When they first approached forest companies in the area about the potential of the wood resource, woodlands personnel were concerned with the recovery of merchantable wood. Gagnon points out that the actual recovery percentage depends on how each company describes a sawlog. For example, once Superior Forest Products indicated to them that they would accept a sawlog 10 feet long topped at four inches, they were able to deliver 85 to 90 percent sawlogs. It doesn?t cost the forestry companies more to get commercial thinning done, says St. Pierre. Domtar does pay us top dollar for the wood, and the factor on it is locked in so they can?t penalize us for cleansing what is there. Sometimes it?s junky wood. But it is still merchantable wood. While Decicon is providing an invalu-able service, one has to ask why they are doing this. It would be a lot easier simply to use their 20 years of harvesting experience in a clearcut application.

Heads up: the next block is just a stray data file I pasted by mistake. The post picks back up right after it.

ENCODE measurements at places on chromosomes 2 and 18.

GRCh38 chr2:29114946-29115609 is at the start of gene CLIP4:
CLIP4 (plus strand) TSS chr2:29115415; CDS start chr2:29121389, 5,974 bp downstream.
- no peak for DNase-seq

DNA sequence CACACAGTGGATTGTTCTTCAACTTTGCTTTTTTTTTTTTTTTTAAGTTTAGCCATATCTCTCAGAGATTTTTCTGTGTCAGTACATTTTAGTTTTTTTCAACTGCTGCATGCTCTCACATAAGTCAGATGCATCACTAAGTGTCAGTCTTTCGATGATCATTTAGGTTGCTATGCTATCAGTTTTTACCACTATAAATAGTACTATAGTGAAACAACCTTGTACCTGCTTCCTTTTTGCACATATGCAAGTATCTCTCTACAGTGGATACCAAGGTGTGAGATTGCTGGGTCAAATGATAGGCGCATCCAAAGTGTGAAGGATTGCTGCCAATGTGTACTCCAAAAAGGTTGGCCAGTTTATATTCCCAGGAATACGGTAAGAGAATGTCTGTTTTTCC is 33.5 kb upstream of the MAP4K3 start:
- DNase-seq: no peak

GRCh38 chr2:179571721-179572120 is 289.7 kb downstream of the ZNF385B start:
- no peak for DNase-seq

While both St. Pierre and Gagnon believe that clearcut harvesting has an important role to play in specific forestry settings, they have a personal preference for commercial thinning. They put a high priority on forest aesthetics. We don?t like the open field look, says Gagnon. Here it seems, at the end of the day, you can set a picnic table up and be proud of your work. We?ve had game wardens drive through our cutblocks and ask us where we are getting the wood from as they drive by our piles. The potential for environmental damage resulting from the use of feller bunchers and grapple skidders does not appeal to them.

They estimate that as they travel through the cutblocks with their two harvester/ processors and forwarder, they dis-turb only 13 to 15 per cent of the land base. The road to economic viability in a harvesting endeavour that they are clearly proud of has not been an easy one. Their entry into forestry began with hand skidding and brush saws. While conducting manual thinning we ended up working in older stands all the time, says Gagnon. We realized that we could be salvaging some of the wood, and that?s how we got started. After attempting to recover merchantable, yet high risk, stems with hand fellers, they concluded that they could sub stantially improve their production and bottom line by investing in a mechanical harvesting system.

They visited with contractors harvesting wood from red pine plantations in southern Ontario where they found that the Hahn harvester/processor head was extremely popular. When they had settled on a range of carrier sizes and processing heads, it was hard to find an equipment dealer who would take them seriously.